On January 9, 1861, Citadel cadets fired the first shots of the American Civil War when they opened fire on the Union ship Star of the West entering Charleston's harbor. On April 12, 1861, shore batteries under the command of General Pierre G. T. Beauregard opened fire on the Union-held Fort Sumter in the harbor. After a 34-hour bombardment, Major Robert Anderson surrendered the fort. Cadets from the Citadel, South Carolina's military institute, continued to aid the Confederate army by helping drill recruits, manufacture ammunition, protect arms depots, and guard Union prisoners. January 9 is the 9th day of the year in the Gregorian calendar. ... 1861 is a common year starting on Tuesday. ... The Citadel, The Military College of South Carolina, is a state-supported, comprehensive college with 14 academic departments divided into five schools offering 20 majors and 23 minors. ... Combatants United States of America (Union) Confederate States of America (Confederacy) Commanders Abraham Lincoln, Ulysses S. Grant Jefferson Davis, Robert Edward Lee Strength 2,200,000 1,064,000 Casualties Killed in action: 110,000 Total dead: 360,000 Wounded: 275,200 Killed in action: 93,000 Total dead: 258... April 12 is the 102nd day of the year in the Gregorian calendar (103rd in leap years). ... 1861 is a common year starting on Tuesday. ... Pierre Gustave Toutant de Beauregard Pierre Gustave Toutant de Beauregard (BO-rih-gahrd) (May 28, 1818 – February 20, 1893), best known as a general for the Confederate States of America during the American Civil War, was also a writer, civil servant, and inventor. ... Fort Sumter, located in Charleston, South Carolina, harbor, was named after General Thomas Sumter. ... Major Robert Anderson Robert Anderson (June 14, 1805 – October 26, 1871) was a Union Army officer in the American Civil War, known for his command of Fort Sumter at the start of the war. ...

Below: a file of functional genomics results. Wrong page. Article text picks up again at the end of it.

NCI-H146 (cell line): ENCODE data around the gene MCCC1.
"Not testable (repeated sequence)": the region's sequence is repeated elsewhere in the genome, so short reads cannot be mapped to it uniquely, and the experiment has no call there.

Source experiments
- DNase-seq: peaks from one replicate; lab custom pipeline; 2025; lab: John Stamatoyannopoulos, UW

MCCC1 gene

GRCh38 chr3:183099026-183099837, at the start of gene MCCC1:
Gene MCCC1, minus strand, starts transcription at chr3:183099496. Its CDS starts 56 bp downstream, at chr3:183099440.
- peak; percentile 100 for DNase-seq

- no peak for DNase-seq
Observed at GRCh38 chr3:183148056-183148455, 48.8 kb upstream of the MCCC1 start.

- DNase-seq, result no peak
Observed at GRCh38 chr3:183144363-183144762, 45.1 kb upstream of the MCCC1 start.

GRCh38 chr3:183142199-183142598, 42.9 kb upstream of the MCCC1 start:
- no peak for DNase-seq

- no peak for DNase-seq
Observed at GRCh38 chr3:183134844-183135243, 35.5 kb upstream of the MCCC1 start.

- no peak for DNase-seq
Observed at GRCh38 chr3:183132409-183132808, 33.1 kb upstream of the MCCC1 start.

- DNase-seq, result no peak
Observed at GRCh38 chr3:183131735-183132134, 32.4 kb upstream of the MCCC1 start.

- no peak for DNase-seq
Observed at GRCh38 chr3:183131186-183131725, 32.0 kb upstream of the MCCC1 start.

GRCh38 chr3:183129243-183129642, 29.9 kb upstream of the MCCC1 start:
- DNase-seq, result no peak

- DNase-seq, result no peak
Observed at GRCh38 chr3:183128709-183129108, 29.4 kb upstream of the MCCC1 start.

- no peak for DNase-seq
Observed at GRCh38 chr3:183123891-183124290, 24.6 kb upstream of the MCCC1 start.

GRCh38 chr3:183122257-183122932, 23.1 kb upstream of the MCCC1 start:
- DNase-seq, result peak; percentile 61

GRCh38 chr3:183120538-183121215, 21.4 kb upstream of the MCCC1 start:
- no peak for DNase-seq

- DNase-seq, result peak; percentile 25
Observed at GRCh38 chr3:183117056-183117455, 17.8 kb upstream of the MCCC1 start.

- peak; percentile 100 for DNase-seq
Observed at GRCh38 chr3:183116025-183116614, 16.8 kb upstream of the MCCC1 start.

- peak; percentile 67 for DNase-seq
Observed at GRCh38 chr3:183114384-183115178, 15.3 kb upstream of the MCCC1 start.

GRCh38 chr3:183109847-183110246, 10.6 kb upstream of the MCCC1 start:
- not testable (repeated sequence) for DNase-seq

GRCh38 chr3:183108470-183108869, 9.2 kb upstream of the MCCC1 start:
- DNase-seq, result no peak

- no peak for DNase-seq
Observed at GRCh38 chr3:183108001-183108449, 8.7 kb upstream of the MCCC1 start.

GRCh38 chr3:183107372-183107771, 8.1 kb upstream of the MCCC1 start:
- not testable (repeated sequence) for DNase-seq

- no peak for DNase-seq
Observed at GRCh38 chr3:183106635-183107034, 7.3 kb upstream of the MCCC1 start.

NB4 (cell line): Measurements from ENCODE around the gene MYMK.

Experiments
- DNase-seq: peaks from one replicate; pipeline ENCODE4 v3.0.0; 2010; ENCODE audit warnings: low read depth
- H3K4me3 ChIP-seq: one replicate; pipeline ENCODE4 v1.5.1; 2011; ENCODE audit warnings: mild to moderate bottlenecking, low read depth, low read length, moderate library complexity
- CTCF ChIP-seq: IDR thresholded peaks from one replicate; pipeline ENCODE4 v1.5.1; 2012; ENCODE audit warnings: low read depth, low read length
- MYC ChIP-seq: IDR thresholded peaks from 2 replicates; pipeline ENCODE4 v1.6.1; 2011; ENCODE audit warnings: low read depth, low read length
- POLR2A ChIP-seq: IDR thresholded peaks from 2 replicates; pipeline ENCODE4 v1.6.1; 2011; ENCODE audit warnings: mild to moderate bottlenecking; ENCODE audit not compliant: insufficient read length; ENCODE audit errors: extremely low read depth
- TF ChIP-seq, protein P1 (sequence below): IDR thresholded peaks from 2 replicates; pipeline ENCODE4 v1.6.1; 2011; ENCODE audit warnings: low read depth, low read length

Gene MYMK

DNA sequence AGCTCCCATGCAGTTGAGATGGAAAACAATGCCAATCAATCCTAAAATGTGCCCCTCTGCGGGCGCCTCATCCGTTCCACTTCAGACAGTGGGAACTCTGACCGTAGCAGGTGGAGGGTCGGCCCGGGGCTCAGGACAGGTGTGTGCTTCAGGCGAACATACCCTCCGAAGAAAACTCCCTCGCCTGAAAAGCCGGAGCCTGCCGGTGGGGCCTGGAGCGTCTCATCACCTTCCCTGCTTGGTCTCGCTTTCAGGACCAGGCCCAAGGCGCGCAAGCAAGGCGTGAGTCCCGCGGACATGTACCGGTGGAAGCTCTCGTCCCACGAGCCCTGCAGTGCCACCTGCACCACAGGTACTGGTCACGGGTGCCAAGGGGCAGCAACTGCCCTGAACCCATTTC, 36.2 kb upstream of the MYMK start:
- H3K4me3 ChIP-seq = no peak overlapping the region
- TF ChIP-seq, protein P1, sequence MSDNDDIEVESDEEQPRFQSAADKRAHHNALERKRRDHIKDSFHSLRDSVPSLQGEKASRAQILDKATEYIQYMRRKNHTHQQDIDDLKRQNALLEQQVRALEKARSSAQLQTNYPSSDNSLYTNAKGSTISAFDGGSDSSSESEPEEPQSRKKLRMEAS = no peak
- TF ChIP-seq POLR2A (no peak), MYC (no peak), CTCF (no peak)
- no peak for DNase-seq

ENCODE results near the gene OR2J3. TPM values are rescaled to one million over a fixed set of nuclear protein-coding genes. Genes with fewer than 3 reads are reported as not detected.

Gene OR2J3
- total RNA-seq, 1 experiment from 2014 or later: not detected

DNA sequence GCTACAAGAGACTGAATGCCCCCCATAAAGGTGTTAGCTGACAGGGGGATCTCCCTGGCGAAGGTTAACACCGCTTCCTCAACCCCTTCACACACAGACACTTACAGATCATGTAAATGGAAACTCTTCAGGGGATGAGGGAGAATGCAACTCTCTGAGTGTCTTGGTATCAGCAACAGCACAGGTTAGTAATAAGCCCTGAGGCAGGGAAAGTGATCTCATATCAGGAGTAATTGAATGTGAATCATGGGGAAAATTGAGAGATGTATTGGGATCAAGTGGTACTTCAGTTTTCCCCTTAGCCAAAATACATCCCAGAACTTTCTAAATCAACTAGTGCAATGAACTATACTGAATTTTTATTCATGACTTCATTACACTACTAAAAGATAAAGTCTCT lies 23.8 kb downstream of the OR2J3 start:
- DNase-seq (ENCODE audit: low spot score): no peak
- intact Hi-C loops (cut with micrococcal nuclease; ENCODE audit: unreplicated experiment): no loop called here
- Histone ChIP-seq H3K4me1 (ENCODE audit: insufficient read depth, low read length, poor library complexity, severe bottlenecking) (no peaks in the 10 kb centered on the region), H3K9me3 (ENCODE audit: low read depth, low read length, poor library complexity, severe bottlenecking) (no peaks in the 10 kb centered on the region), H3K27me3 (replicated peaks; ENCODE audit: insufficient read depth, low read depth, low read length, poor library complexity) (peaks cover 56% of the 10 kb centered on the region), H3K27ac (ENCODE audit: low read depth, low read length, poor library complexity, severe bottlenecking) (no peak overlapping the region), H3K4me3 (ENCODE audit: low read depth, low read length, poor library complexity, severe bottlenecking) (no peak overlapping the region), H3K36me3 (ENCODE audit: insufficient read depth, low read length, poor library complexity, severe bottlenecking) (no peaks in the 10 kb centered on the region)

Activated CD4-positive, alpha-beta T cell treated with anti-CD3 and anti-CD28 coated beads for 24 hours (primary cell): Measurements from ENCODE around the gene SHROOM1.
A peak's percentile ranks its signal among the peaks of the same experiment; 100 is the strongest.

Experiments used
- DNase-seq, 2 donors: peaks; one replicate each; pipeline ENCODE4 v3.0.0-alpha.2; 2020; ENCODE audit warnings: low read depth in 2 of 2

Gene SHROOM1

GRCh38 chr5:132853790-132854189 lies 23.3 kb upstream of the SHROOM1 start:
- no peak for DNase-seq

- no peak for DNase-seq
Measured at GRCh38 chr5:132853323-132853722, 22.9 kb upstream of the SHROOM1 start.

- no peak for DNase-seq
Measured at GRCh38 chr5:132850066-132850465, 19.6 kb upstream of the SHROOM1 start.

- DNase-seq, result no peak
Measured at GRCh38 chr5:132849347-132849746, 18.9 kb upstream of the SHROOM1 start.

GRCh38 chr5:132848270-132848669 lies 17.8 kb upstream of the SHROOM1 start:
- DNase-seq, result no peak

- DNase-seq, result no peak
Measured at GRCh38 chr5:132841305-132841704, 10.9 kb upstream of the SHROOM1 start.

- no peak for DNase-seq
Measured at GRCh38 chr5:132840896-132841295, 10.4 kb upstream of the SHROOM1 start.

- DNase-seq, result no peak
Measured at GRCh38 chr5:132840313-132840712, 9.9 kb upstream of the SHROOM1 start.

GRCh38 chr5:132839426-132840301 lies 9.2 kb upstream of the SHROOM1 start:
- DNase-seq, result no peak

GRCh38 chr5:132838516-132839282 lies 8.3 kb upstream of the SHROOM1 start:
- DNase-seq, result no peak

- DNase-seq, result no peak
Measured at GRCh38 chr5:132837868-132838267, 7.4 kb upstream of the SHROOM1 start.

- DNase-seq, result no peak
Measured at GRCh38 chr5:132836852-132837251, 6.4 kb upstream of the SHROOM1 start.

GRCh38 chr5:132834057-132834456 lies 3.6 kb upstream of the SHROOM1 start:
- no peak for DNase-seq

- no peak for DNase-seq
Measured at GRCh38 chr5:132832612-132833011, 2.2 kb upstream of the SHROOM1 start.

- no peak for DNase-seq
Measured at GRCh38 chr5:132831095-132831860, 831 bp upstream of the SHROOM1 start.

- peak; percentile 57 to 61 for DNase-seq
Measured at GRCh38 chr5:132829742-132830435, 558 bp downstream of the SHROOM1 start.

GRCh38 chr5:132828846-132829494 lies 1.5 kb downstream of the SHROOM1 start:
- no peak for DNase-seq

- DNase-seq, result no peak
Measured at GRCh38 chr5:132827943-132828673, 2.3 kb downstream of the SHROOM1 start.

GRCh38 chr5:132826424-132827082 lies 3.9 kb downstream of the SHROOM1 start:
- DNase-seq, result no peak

Later war years

As many Southern port cities has been closed off by the Union blockade, Charleston became an important center for blockade running. Repeated attempts by the U.S. Navy to take Charleston and/or batter its defenses into the ground proved fruitless, and the city resisted occupation for the majority of the war. The Union blockade refers to the naval actions between 1861 and 1865, during the American Civil War, in which the United States Navy maintained a massive effort on the Atlantic and Gulf Coast of the Confederate States of America designed to prevent the passage of trade goods, supplies, and arms... The United States Navy (USN) is the branch of the United States armed forces responsible for naval operations. ...


Charleston Harbor was the site of the first successful submarine warfare on February 17, 1864, when the H.L. Hunley made a daring night attack on the USS Housatonic.[1]. February 17 is the 48th day of the year in the Gregorian calendar. ... 1864 (MDCCCLXIV) was a leap year starting on Friday (see link for calendar) of the Gregorian calendar or a leap year starting on Sunday of the 12-day-slower Julian calendar. ...


In 1865, Union troops finally moved into the city, and took control of many sites such as the United States Arsenal (which the Confederate army had seized at the outbreak of the war). 1865 (MDCCCLXV) is a common year starting on Sunday. ...


After the eventual defeat of the Confederacy, Federal forces remained in Charleston during the city's reconstruction.


References

  • Rosen, Robert. A Short History of Charleston. University of South Carolina Press, March, 1997. ISBN 1570031975.

March is the third month of the year in the Gregorian Calendar and one of seven Gregorian months with the length of 31 days. ... 1997 (MCMXCVII) was a common year starting on Wednesday of the Gregorian calendar. ...

Notes

  1. ^ U.S. Navy history website
U.S. cities in the Civil War
North: Cleveland - New York City - Romney, WV - Washington, D.C.
Border states: Louisville - St. Louis
South: Atlanta - Charleston - Mobile - Nashville - New Orleans - Richmond - Wilmington